NASA Reports Hydrogen and Gasoline Mix Increases Mileage
Posted on August 28th, 2008 by admin
U. S. space agency NASA has been using hydrogen fuel cells since the 1960s to provide power for astronauts aboard their spacecraft. The hydrogen fuel cells have also provided drinking water for the space goers. UTC Power hydrogen fuel cells have been aboard all Space Shuttle flights with over 100,000 operating hours to their credit.
But, what many people don’t know is that back in May 1977, NASA also came out with a document stating that hydrogen helps gasoline-powered internal combustion engines increase mileage and lower emissions.
A week ago, I talked about how the U. S. Department of Transportation (DOT) made the same claim just last year. Some critics have stated that if hydrogen injection is such a viable technology, then why isn’t our government talking about it. The short answer is, they are. We just haven’t known where to look to find the details.
According to the 31 year old document titled, “Emissions and Total Energy Consumption of a Multicylinder Piston Engine Running on Gasoline and a Hydrogen-Gasoline Mixture” adding small amounts of hydrogen to the gasoline and air mix extends the lean range of the vehicle.
In other words, hydrogen with its higher flame speed help lean out or use less gas thereby increasing mileage and reducing the tailpipe emissions. According to NASA, “Using a small quantity, on a weight basis, of hydrogen as a supplement to gasoline was chosen as a way to extend lean engine operation. Onboard generation of hydrogen was selected as a feasible way to use hydrogen in a mobile application.”
Both NASA and the U. S. DOT have validated that using hydrogen in a gasoline-powered vehicle will increase mileage and reduce emissions. Many thanks to Wilson over at run your car on water for the heads up on this hydrogen injection document that has been sitting around unnoticed for many years now. As the critics of hydrogen fuel injection fall by the wayside, many small entrepreneurs will be newly energized with building more efficient hydrogen generators that give us all an avenue for greener cars now.
NASA in their Technical Note Report E-9105 (NASA-TN-D-8487) published May 1, 1977:
• This report is titled “Emissions And Total Energy Consumption Of A Multicylinder Piston Engine Running On Gasoline And A Hydrogen-Gasoline Mixture”, and NASA’s abstract (in their archives today) says: “A multicylinder reciprocating engine was used to extend the efficient lean operating range of gasoline by adding hydrogen. Both bottled hydrogen and hydrogen produced by a research methanol steam reformer were used. These results were compared with results for all gasoline. A high-compression-ratio, displacement production engine was used. Apparent flame speed was used to describe the differences in emissions and performance. Therefore, engine emissions and performance, including apparent flame speed and energy lost to the cooling system and the exhaust gas, were measured over a range of equivalence ratios for each fuel. All emission levels decreased at the leaner conditions. Adding hydrogen significantly increased flame speed over all equivalence ratios.”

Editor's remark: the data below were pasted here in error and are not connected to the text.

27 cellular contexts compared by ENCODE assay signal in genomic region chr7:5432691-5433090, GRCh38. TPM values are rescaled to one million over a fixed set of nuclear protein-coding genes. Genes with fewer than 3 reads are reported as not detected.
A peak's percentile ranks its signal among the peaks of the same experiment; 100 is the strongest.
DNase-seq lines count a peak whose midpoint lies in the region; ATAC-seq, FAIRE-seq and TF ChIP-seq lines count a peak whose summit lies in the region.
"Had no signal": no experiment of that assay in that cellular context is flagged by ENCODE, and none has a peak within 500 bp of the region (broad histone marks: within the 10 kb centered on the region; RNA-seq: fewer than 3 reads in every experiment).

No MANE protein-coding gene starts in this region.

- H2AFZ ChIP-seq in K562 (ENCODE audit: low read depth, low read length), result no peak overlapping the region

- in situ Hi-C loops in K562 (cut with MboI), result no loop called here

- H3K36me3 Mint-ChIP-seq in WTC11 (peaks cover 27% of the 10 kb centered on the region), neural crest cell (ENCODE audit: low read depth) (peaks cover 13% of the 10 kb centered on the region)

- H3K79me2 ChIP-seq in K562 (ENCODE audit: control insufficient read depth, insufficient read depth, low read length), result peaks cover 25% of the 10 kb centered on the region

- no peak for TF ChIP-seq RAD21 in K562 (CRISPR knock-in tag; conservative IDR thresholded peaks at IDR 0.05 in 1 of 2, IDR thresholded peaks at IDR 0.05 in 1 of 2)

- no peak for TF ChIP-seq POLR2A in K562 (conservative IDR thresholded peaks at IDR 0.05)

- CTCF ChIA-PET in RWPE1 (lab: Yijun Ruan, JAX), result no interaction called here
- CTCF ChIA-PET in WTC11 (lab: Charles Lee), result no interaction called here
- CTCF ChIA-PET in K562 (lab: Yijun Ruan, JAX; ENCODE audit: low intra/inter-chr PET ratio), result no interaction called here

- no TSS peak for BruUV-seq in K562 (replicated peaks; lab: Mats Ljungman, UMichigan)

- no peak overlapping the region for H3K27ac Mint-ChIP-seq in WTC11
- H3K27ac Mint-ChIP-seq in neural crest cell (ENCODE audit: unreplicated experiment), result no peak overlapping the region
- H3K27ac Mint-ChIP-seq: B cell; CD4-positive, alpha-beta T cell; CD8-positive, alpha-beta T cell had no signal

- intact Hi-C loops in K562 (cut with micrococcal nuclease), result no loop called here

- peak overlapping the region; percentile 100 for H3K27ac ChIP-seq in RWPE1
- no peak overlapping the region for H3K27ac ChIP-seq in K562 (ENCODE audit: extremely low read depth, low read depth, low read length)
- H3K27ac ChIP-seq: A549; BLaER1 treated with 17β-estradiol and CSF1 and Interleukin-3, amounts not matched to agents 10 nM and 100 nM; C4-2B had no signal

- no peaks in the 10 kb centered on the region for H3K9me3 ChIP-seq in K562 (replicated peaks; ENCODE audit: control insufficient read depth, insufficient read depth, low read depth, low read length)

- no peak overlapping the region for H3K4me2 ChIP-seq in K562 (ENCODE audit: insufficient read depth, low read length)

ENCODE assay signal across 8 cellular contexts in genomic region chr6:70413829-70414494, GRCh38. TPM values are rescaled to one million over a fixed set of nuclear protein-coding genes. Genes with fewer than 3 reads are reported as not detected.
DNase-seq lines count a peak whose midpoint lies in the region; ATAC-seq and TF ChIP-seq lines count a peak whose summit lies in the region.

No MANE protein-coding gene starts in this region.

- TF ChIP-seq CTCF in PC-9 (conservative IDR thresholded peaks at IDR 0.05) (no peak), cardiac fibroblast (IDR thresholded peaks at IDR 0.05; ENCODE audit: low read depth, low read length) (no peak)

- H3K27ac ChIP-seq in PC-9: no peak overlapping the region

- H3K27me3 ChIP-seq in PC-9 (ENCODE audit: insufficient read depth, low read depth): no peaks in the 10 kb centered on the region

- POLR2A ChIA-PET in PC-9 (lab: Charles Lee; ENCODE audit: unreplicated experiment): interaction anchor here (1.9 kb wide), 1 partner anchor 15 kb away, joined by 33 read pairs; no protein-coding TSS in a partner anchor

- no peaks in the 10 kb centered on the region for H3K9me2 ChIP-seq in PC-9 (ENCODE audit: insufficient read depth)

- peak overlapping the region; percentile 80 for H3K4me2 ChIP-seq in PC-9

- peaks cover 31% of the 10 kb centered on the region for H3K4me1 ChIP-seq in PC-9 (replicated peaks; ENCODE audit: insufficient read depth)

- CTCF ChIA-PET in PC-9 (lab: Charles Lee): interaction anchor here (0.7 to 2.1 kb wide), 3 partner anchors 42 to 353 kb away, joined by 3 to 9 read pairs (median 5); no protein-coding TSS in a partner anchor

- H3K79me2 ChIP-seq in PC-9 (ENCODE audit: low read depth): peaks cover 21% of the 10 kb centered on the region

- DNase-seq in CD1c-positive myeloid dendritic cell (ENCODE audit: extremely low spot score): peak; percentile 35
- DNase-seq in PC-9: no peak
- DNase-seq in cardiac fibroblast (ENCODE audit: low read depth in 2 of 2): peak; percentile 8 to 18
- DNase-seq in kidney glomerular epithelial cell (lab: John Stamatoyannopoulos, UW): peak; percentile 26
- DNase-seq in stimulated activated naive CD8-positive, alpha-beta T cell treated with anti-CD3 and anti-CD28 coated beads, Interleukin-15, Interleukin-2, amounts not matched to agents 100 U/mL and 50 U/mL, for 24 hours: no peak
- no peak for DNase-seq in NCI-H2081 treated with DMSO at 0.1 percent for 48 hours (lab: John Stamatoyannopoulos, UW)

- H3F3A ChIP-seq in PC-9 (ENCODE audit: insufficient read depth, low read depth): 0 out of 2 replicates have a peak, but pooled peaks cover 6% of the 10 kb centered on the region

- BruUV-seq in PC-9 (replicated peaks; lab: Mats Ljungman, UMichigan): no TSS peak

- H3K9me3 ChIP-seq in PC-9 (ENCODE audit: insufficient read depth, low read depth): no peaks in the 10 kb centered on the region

• This research focused on using hydrogen as a supplemental fuel to gasoline to a 1969 production engine. The research demonstrated that the higher flame speed of hydrogen was responsible for being able to extend the efficient lean operating range of a gasoline engine:
• “Lean-mixture-ratio combustion in internal-combustion engines has the potential of producing low emissions and higher thermal efficiency for several reasons. First, excess oxygen in the charge further oxidizes unburned hydrocarbons and carbon monoxide. Second, excess oxygen lowers the peak combustion temperatures, which inhibits the formation of oxides of nitrogen. Third, the lower combustion temperatures increase the mixture specific heat ratio by decreasing the net dissociation losses. Fourth, as the specific heat ratio increases, the cycle thermal efficiency also increases, which gives the potential for better fuel economy.”
• “Adding hydrogen to gasoline significantly increased flame speed and allows for a leaner air-fuel ratio. All emissions levels decreased at these leaner conditions….significantly increased flame speed and allows for a leaner air/fuel ratio. All emissions levels decreased at these leaner conditions.”
• “The results were used to explain the advantages of adding hydrogen to gasoline as a method of extending the lean operating range. The minimum-energy-consumption equivalence ratio was extended to leaner conditions by adding hydrogen, although the minimum energy consumption did not change. All emission levels decreased at the leaner conditions. Also, adding hydrogen significantly increased flame speed over all equivalence ratios.”
• The official document may be downloaded from NASA Archives (document ID 19770016170):